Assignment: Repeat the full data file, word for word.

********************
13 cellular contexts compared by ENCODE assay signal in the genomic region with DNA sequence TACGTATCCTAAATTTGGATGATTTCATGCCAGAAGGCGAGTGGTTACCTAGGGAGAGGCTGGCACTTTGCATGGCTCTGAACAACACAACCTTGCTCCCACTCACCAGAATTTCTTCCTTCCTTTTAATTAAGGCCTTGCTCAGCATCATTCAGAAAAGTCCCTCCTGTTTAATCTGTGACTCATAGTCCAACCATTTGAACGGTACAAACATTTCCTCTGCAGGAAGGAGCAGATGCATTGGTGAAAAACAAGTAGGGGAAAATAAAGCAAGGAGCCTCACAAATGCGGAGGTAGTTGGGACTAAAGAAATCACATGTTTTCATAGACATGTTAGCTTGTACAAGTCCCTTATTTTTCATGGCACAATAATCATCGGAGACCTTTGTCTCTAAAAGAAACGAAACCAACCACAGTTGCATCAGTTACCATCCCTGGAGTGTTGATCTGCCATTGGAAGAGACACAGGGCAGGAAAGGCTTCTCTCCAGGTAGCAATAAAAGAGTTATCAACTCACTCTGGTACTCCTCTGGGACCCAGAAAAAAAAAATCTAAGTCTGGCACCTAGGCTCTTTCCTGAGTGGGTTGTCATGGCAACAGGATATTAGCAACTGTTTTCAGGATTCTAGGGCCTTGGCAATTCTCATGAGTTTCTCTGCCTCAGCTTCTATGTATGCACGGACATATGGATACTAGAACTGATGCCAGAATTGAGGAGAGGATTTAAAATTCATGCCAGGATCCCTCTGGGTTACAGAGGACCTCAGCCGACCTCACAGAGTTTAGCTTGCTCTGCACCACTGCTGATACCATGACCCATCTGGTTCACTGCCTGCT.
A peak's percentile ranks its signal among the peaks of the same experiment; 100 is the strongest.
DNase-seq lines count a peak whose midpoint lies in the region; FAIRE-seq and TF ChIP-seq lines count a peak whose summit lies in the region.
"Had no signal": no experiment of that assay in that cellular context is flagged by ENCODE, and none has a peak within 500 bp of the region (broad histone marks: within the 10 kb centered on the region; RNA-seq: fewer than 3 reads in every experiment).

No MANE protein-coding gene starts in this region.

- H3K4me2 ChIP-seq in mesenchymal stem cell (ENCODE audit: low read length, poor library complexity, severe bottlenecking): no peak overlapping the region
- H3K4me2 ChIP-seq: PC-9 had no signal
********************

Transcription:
13 cellular contexts compared by ENCODE assay signal in the genomic region with DNA sequence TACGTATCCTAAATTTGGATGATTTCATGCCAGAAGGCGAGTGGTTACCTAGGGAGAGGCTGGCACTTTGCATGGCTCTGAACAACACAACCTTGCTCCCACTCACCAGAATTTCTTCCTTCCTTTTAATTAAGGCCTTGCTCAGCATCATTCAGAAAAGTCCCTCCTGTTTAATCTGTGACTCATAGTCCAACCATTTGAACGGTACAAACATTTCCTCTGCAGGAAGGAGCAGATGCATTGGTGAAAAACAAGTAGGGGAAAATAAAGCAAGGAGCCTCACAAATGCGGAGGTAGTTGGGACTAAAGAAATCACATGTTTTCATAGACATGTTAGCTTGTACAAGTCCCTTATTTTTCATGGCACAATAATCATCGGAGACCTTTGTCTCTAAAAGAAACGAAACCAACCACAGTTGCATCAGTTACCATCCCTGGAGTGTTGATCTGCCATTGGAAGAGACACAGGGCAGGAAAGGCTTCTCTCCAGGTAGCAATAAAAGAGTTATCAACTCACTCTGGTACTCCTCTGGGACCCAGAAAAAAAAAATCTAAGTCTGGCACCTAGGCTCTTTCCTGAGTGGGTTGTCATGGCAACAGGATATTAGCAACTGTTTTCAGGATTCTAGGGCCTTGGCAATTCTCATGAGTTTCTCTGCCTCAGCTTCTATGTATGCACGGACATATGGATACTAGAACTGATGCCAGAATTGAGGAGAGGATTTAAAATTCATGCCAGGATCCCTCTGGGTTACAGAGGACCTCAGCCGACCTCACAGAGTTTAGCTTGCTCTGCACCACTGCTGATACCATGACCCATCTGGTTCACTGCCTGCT.
A peak's percentile ranks its signal among the peaks of the same experiment; 100 is the strongest.
DNase-seq lines count a peak whose midpoint lies in the region; FAIRE-seq and TF ChIP-seq lines count a peak whose summit lies in the region.
"Had no signal": no experiment of that assay in that cellular context is flagged by ENCODE, and none has a peak within 500 bp of the region (broad histone marks: within the 10 kb centered on the region; RNA-seq: fewer than 3 reads in every experiment).

No MANE protein-coding gene starts in this region.

- H3K4me2 ChIP-seq in mesenchymal stem cell (ENCODE audit: low read length, poor library complexity, severe bottlenecking): no peak overlapping the region
- H3K4me2 ChIP-seq: PC-9 had no signal